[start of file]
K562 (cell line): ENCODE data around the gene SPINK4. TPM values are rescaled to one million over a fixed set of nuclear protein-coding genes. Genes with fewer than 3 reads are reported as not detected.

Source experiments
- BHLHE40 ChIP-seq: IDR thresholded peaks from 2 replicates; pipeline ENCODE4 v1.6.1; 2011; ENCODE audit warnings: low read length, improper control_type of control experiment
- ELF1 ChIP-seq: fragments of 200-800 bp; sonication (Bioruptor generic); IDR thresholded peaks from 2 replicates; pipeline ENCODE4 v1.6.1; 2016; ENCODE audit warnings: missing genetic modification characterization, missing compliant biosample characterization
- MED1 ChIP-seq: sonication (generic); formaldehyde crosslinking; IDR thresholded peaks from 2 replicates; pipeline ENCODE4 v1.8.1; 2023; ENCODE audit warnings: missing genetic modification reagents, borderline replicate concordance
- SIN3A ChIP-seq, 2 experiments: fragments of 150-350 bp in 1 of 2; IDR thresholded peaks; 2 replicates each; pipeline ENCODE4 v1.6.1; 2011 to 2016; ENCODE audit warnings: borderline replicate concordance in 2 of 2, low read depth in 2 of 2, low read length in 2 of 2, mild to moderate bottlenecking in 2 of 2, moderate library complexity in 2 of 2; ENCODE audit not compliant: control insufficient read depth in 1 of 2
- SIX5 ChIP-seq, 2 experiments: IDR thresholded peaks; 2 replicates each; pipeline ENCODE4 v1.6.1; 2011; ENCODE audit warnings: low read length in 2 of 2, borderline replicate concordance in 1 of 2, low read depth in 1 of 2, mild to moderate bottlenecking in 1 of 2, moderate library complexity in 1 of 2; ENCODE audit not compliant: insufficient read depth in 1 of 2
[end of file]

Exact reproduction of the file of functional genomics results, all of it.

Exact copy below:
K562 (cell line): ENCODE data around the gene SPINK4. TPM values are rescaled to one million over a fixed set of nuclear protein-coding genes. Genes with fewer than 3 reads are reported as not detected.

Source experiments
- BHLHE40 ChIP-seq: IDR thresholded peaks from 2 replicates; pipeline ENCODE4 v1.6.1; 2011; ENCODE audit warnings: low read length, improper control_type of control experiment
- ELF1 ChIP-seq: fragments of 200-800 bp; sonication (Bioruptor generic); IDR thresholded peaks from 2 replicates; pipeline ENCODE4 v1.6.1; 2016; ENCODE audit warnings: missing genetic modification characterization, missing compliant biosample characterization
- MED1 ChIP-seq: sonication (generic); formaldehyde crosslinking; IDR thresholded peaks from 2 replicates; pipeline ENCODE4 v1.8.1; 2023; ENCODE audit warnings: missing genetic modification reagents, borderline replicate concordance
- SIN3A ChIP-seq, 2 experiments: fragments of 150-350 bp in 1 of 2; IDR thresholded peaks; 2 replicates each; pipeline ENCODE4 v1.6.1; 2011 to 2016; ENCODE audit warnings: borderline replicate concordance in 2 of 2, low read depth in 2 of 2, low read length in 2 of 2, mild to moderate bottlenecking in 2 of 2, moderate library complexity in 2 of 2; ENCODE audit not compliant: control insufficient read depth in 1 of 2
- SIX5 ChIP-seq, 2 experiments: IDR thresholded peaks; 2 replicates each; pipeline ENCODE4 v1.6.1; 2011; ENCODE audit warnings: low read length in 2 of 2, borderline replicate concordance in 1 of 2, low read depth in 1 of 2, mild to moderate bottlenecking in 1 of 2, moderate library complexity in 1 of 2; ENCODE audit not compliant: insufficient read depth in 1 of 2